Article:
zakat

Community News Vol. 9 Iss. 4

January 18, 2007 by  


Kansas State offers course on halal

KANSAS–Kansas State University’s Food Science Institute will begin offering a new distance education course in the spring 2007 semester about regulations dealing with kosher and halal food production.

Kosher and Halal Food Regulations, or FDSCI 630, is a two credit-hour course that will be taught by Joe M. Regenstein, professor of food science at Cornell University and head of the Cornell Kosher Food Initiative. Regenstein also is an adjunct professor of food science at K-State.

The course is for students in food science, dietetics, agricultural economics, the hotel and hospitality industry, animal sciences, and religious and area studies. People already in the food industry may find the course helpful for career development. All students and adult learners in degree and non-degree programs may take the course as a general education requirement at K-State. Credits from the course may be transferred to other educational institutions, when possible.

The new course is just one of many distance learning options leading to a bachelor’s or master’s degree in food science from K-State.

More information about the course is available by contacting Bettie Minshall, minshal@k-state.edu; Regenstein at jmr9@cornell.edu; or online at K-State’s Division of Continuing Education, www.dce.k-state.edu and click on “course offerings.”

Muslim Advocates commends Attorney General

Muslim Advocates,a charitable initiative of the National Association of Muslim Lawyers, has commended Attorney General Alberto Gonzales for heeding its call to publicly reaffirm the commitment to religious liberty.

Mr. Gonzales in a recent speech to the U.S.Attorneys National Security Conference, had said: “As U.S. Attorneys, upholding civil liberties is utterly central to your work. … You also have a duty to show your colleagues and your districts that we are not engaged in a struggle against a faith or religion. On the contrary, we very much need the partnership of the Muslim community. …

We believe in religious freedom for everyone. The Department of Justice is committed to protect these rights, and in doing so, I think we promote trust and provide an alternative way to that of radicalization.”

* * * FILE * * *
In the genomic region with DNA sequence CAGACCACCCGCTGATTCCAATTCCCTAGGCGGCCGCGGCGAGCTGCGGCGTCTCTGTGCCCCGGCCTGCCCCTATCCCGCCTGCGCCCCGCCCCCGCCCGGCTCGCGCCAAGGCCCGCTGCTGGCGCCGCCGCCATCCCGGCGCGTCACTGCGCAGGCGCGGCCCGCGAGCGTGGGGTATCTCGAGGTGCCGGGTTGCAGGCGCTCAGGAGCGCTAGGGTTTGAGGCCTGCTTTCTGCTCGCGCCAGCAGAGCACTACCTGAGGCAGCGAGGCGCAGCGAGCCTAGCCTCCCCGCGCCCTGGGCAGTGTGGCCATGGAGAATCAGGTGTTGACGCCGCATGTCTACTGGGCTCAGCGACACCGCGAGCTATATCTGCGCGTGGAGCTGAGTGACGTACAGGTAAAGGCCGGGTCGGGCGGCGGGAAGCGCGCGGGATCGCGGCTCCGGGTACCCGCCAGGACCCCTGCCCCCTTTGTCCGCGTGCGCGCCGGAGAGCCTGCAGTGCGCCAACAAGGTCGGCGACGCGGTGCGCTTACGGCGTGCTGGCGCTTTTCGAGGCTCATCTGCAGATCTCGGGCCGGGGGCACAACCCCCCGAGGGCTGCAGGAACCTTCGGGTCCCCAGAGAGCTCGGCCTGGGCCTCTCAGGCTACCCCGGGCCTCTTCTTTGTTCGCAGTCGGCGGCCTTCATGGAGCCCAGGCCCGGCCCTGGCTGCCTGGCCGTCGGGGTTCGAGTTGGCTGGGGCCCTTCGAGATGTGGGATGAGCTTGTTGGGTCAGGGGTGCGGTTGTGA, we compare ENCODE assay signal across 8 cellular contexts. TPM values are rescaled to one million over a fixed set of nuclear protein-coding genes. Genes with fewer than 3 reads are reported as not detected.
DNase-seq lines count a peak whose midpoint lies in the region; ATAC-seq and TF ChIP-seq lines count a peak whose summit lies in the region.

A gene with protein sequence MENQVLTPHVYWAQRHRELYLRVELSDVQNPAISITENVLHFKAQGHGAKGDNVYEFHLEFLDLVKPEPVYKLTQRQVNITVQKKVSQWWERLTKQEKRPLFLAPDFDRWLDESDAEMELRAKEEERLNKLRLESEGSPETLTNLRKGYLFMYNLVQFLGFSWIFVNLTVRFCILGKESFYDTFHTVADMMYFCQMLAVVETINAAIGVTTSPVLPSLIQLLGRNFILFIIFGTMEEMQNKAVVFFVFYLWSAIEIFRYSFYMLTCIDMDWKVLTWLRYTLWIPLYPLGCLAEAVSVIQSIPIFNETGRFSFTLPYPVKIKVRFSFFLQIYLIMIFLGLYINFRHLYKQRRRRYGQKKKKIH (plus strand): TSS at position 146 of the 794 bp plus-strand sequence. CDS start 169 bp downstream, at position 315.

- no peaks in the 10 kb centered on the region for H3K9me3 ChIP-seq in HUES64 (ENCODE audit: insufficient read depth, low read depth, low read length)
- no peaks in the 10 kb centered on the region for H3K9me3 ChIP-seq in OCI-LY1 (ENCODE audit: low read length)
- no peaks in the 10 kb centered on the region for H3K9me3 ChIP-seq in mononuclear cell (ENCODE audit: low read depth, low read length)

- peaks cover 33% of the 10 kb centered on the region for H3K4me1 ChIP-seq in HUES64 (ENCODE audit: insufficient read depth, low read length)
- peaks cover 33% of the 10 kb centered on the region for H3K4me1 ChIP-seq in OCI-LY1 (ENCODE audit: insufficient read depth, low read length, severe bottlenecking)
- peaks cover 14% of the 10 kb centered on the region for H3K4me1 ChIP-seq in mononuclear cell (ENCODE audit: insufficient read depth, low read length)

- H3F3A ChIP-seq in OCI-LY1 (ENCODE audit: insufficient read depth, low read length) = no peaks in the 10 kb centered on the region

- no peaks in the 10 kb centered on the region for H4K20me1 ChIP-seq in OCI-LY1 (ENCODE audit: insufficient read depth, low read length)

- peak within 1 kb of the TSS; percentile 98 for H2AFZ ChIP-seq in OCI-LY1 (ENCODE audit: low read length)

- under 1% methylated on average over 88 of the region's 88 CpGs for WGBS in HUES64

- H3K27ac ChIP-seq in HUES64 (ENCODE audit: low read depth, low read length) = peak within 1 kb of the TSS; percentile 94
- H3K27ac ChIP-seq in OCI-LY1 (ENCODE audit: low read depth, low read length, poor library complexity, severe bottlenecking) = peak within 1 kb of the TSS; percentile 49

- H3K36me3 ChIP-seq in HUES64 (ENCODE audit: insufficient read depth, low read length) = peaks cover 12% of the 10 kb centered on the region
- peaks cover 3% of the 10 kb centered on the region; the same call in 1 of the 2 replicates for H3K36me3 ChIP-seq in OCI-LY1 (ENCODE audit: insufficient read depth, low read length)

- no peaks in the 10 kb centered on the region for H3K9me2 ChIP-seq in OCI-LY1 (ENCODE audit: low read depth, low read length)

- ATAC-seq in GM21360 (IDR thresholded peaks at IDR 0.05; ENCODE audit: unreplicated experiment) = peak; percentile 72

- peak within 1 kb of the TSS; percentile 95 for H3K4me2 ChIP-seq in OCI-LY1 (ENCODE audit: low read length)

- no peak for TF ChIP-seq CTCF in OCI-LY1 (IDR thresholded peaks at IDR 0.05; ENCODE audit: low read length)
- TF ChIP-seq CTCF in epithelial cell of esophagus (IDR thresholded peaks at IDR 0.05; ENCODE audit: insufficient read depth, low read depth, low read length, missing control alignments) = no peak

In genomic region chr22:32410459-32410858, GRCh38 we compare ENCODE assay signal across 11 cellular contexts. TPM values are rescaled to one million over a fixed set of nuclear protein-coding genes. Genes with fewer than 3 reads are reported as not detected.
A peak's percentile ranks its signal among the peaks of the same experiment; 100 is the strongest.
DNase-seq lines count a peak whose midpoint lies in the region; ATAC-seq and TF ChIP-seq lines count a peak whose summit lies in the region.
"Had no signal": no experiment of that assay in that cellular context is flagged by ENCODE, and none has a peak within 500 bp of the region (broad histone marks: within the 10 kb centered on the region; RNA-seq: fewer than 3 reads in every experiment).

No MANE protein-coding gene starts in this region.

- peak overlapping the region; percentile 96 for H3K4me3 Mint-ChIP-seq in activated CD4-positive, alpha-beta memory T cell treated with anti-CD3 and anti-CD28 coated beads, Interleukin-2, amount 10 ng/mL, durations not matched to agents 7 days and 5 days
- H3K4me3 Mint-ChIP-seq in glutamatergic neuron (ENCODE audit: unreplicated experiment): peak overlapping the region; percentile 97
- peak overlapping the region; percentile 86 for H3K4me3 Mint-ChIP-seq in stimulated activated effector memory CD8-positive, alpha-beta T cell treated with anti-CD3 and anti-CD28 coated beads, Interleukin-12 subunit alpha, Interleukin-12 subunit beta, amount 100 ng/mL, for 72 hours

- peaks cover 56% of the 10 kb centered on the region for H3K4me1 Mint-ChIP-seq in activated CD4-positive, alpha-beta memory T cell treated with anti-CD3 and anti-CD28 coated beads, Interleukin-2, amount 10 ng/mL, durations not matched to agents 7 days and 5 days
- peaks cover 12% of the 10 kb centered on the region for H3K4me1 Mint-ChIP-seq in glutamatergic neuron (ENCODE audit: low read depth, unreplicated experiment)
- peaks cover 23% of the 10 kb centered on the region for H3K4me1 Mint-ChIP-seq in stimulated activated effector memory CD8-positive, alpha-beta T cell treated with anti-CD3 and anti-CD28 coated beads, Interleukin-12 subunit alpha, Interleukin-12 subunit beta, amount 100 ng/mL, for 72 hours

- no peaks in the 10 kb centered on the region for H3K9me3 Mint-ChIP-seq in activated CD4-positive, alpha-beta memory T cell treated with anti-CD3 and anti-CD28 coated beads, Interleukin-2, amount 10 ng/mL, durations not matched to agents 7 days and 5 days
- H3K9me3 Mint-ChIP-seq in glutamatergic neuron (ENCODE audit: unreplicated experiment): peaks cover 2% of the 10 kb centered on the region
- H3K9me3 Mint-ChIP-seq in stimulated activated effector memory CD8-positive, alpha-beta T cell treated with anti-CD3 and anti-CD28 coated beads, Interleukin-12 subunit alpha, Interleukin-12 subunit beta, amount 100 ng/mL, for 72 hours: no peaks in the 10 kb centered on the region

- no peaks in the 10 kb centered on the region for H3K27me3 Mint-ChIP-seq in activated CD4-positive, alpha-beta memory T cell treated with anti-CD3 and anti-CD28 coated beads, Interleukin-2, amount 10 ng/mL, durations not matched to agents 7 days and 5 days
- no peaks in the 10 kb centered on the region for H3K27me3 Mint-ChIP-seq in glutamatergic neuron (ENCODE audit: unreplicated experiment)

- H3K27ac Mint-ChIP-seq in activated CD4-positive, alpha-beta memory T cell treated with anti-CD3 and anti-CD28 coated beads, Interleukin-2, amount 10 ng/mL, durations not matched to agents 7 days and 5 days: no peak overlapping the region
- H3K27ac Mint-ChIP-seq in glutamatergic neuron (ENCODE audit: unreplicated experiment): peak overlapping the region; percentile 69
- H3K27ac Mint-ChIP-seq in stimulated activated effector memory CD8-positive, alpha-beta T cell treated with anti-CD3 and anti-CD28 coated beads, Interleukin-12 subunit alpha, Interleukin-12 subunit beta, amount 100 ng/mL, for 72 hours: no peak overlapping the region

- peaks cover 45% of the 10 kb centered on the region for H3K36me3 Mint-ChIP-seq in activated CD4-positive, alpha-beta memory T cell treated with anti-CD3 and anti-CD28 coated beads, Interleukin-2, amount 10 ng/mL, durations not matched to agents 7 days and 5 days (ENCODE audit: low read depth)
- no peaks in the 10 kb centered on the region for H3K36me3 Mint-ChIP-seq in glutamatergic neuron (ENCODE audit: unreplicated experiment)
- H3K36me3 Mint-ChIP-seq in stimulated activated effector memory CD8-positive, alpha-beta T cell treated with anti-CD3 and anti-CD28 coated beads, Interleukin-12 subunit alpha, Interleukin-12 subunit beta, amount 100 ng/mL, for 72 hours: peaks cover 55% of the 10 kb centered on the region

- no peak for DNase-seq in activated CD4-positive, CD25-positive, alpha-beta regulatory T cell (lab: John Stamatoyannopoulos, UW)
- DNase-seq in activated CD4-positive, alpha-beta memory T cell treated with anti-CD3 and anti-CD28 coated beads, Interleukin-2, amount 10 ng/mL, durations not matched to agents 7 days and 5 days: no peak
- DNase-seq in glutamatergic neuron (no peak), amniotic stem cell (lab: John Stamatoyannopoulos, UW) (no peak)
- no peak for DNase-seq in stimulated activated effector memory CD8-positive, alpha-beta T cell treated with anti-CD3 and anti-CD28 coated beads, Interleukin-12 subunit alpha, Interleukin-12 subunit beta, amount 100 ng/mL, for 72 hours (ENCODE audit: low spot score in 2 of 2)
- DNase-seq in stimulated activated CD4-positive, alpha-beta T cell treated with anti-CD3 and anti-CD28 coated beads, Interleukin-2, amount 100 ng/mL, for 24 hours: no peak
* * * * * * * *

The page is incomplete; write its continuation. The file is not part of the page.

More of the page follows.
In a statement the Muslim Advocates praised the Attorney General for taking this step and urged the administration to continue “to publicly remind the American people of our nation’s rich heritage of religious liberty and to vigorously protect this right.”

Push for media access

New York, NY–Muslim groups have joined a colaition of national religious organizations calling for more access to broadcast media outlets.

“I have a fear that someday soon we may see Paris Hilton asked to comment on moral issues,” said Kermit Netteberg from the Seventh Day Adventist Church and a member of the NCC Communication Commission. He was speaking to a forum of religious leaders and two members of the Federal Communications Commission in the Manhattan studios of WNET Public Television.

The interfaith gathering was sponsored by the communications committee of the U.S. Conference of Catholic Bishops and the United Church of Christ (UCC), an NCC member communion.

Several speakers voiced frustration at getting out the message of the majority mainstream religious communities in the U.S. in the context of a broadcast industry now dominated by media conglomerates who own multiple stations in local markets across the nation, making program decisions on the basis of economic efficiency rather than community needs.

As a result, the speakers noted, the voice of mainstream faith is often excluded from the on-air agenda, or is displaced by more strident extremist views.

“We represent a vast number of people in this country and it is that voice that needs to be heard,” said the Most Rev. Gerald F. Kicanas, bishop of the Roman Catholic Diocese of Tucson.

“The Muslim community,” said Imam Izak-el Pasha of the Masjid Malcolm Shabazz, located in New York’s Harlem neighborhood, “has virtually no access to present the clear picture of the billion people on this planet who are faithfully and peacefully practicing their faith.”

There was near unanimous agreement that members of congregations and faith communities need to mobilize to press for better access to the broadcast media. In 2003 the FCC received more than three million messages from concerned citizens over plans to ease station ownership restrictions.